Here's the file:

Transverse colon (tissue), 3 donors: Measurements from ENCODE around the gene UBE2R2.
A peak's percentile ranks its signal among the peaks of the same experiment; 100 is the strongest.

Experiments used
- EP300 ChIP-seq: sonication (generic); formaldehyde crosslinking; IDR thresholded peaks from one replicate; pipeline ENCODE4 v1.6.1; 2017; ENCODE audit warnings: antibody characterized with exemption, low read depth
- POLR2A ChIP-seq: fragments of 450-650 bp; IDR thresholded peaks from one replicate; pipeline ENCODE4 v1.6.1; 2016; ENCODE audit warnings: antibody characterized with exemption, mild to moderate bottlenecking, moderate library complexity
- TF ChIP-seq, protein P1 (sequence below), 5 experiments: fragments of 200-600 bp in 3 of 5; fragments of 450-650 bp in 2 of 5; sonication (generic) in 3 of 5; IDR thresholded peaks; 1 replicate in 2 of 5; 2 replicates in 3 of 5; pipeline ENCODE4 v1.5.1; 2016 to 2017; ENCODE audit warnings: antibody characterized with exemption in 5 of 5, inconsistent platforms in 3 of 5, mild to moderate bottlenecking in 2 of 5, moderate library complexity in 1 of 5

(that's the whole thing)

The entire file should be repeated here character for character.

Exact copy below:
Transverse colon (tissue), 3 donors: Measurements from ENCODE around the gene UBE2R2.
A peak's percentile ranks its signal among the peaks of the same experiment; 100 is the strongest.

Experiments used
- EP300 ChIP-seq: sonication (generic); formaldehyde crosslinking; IDR thresholded peaks from one replicate; pipeline ENCODE4 v1.6.1; 2017; ENCODE audit warnings: antibody characterized with exemption, low read depth
- POLR2A ChIP-seq: fragments of 450-650 bp; IDR thresholded peaks from one replicate; pipeline ENCODE4 v1.6.1; 2016; ENCODE audit warnings: antibody characterized with exemption, mild to moderate bottlenecking, moderate library complexity
- TF ChIP-seq, protein P1 (sequence below), 5 experiments: fragments of 200-600 bp in 3 of 5; fragments of 450-650 bp in 2 of 5; sonication (generic) in 3 of 5; IDR thresholded peaks; 1 replicate in 2 of 5; 2 replicates in 3 of 5; pipeline ENCODE4 v1.5.1; 2016 to 2017; ENCODE audit warnings: antibody characterized with exemption in 5 of 5, inconsistent platforms in 3 of 5, mild to moderate bottlenecking in 2 of 5, moderate library complexity in 1 of 5